And the priest promised to give her counsel and help when the time should come. From day to day he would admonish:
"A little longer--wait! The gods will find a way."
But the days passed with more than natural speed of time. Then came a telegram to Sendai. The lawyer, Mr. | | 173 Knowles, brought it to Aoi's house. It was from Mr. Lorrimer. He had arrived in Tokyo. He would start at once for Sendai.
Then desperation seized upon Hyacinth. Unmindful of the pleadings of Aoi, she besought the Yamashiro family for help.
Now, the Yamashiro family had always been ashamed of the fact that Hyacinth was half English. They had more than once declared that if she had been wholly so a union with their son would have been an impossible thing. Consequently, Madame Yamashiro received the young girl frigidly. She considered it both hoydenish and rude for a girl to pay a visit to her betrothed's parents alone. But the moment Hyacinth began to speak, Madame Yamashiro became so frightened that she trembled.
The girl, in a breath, told her of the discovery of her true parentage. She implored Madame Yamashiro to hasten | | 174 her marriage with Yoshida, so that she might not be forced to leave Japan. For could this foreign father then tear her from her husband? No, all the laws of Japan would prevent him.
So rapid was her utterance that one word tripped against another.
In her agitation, Madame Yamashiro thought the girl insane. She clapped her hands so loudly that half a dozen maidens came to answer at once.
"The master!" she cried; and never had the Yamashiro servants seen their mistress so perturbed.
Not a word did she speak to Hyacinth after that until her husband and son entered the room; then faithfully she repeated the words of the girl.
Like a little stupid animal the boy's round face became vacant. He stared at the girl out of a pair of small, amazed eyes. She tapped her foot impatiently upon the floor, and then turned to the father, her two little hands outstretched.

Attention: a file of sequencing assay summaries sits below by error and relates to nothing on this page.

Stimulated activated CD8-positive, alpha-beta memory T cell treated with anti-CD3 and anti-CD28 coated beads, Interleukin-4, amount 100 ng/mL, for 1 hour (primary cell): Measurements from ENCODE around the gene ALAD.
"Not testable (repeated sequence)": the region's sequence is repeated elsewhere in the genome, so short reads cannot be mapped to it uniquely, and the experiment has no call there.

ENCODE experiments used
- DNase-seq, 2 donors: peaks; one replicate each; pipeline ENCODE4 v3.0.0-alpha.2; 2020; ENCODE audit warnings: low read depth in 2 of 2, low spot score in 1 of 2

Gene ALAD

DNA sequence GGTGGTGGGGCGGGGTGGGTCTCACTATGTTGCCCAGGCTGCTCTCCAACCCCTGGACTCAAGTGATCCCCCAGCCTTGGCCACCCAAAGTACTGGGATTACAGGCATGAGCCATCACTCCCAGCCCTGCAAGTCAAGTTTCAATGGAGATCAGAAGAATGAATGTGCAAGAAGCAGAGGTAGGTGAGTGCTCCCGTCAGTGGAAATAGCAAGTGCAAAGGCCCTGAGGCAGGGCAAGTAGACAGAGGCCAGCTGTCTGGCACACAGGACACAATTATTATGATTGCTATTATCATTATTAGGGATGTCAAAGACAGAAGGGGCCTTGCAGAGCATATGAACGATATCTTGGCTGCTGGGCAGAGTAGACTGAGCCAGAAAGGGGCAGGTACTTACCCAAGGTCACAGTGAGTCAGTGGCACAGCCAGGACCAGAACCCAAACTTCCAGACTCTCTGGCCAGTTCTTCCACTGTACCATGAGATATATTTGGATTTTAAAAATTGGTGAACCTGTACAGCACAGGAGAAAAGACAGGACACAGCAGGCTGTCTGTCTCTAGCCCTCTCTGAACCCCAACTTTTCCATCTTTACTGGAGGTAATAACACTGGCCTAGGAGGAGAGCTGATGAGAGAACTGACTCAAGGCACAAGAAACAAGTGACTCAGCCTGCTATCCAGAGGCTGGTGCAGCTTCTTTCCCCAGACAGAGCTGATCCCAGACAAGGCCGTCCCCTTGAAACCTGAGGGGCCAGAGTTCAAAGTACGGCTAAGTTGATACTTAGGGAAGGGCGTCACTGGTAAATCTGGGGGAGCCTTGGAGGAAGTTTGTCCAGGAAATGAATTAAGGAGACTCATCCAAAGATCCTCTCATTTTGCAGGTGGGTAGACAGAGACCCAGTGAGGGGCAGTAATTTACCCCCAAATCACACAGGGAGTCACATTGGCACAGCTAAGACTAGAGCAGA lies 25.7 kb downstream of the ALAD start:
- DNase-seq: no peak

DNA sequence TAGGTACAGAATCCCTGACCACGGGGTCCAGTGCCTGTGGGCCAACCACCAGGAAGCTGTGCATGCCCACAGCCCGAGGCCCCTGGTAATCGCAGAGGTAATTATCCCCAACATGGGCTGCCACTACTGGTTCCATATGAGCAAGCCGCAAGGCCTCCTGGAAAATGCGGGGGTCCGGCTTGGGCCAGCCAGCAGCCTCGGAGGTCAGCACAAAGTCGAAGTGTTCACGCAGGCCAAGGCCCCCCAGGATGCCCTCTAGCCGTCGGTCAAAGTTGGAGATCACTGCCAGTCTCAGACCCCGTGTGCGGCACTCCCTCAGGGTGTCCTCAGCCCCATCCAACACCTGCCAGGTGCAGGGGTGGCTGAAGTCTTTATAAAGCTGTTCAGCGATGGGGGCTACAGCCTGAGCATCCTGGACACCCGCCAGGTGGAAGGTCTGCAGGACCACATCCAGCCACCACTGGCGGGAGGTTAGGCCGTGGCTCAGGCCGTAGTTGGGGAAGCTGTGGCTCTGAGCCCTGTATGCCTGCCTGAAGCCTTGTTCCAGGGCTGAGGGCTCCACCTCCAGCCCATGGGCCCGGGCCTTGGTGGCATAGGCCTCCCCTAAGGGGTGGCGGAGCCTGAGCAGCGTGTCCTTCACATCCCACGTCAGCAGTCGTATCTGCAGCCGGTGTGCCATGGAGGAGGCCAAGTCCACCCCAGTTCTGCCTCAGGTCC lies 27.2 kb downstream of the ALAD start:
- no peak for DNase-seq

"Oh, good Yamashiro, will you not | | 175 hasten this marriage? I am ready, willing, to wed at once--to-day--this minute."
"If it be true," said Yamashiro, heavily, "that you are an Engleesh, it is quite impossible. My son could not marry with such."
"But we are betrothed," she cried, piteously. "Yamashiro Yoshida is my affianced. Oh, you will not cast me off!"
She turned pitifully from one to the other. They were all quite silent. Then she spoke to Yoshida. Her voice was clear and hard.
"You--Yoshida, you would not cast me off? You swore you adored me. It is not my fault I am Engleesh. I am Japanese here."
She placed her hands over her heart. "If you will marry me," she said, "I will be Japanese altogether."
"My son," said Yamashiro the elder, "will obey his father's august will in all things."| | 176
The girl spoke slowly, scornfully.
"I make a fool of myself to come to you with such a request. I would not marry you, Yoshida--no, not though the white people killed me."
Drawing the doors sharply behind her, Hyacinth left the house unattended to the gate.
"Ah, what an escape we have had!" burst from Madame Yamashiro.
Her husband scowled.
Yoshida slowly moved to the shoji and stared out dimly at the little figure hurrying down the path.